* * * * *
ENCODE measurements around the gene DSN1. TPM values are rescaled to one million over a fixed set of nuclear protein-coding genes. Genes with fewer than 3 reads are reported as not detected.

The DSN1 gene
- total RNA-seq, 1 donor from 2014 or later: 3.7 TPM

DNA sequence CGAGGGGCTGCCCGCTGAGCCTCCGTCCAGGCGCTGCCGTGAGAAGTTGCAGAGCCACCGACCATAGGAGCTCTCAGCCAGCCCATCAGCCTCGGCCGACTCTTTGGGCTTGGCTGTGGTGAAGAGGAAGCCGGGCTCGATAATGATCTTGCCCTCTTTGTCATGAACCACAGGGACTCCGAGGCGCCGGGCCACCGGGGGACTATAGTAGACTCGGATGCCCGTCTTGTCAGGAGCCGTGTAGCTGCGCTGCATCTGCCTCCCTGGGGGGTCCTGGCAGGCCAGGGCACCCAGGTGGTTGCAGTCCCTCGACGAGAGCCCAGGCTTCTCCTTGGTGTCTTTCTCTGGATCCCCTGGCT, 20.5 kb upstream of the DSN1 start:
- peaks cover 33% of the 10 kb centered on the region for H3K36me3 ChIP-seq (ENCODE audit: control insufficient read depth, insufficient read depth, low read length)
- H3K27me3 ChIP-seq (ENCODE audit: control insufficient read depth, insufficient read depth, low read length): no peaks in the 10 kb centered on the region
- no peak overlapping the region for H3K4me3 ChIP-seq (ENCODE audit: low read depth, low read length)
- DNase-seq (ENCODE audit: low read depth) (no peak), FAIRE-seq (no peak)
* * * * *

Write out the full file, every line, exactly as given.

ENCODE measurements around the gene DSN1. TPM values are rescaled to one million over a fixed set of nuclear protein-coding genes. Genes with fewer than 3 reads are reported as not detected.

The DSN1 gene
- total RNA-seq, 1 donor from 2014 or later: 3.7 TPM

DNA sequence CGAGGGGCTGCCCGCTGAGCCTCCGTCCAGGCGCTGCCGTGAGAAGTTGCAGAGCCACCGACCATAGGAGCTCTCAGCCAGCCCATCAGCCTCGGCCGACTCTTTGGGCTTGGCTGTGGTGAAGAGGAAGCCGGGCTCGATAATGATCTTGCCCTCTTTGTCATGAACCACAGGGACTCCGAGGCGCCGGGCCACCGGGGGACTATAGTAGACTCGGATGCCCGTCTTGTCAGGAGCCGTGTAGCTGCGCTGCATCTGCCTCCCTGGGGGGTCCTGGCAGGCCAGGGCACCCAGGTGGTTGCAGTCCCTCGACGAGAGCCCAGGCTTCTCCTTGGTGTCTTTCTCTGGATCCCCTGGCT, 20.5 kb upstream of the DSN1 start:
- peaks cover 33% of the 10 kb centered on the region for H3K36me3 ChIP-seq (ENCODE audit: control insufficient read depth, insufficient read depth, low read length)
- H3K27me3 ChIP-seq (ENCODE audit: control insufficient read depth, insufficient read depth, low read length): no peaks in the 10 kb centered on the region
- no peak overlapping the region for H3K4me3 ChIP-seq (ENCODE audit: low read depth, low read length)
- DNase-seq (ENCODE audit: low read depth) (no peak), FAIRE-seq (no peak)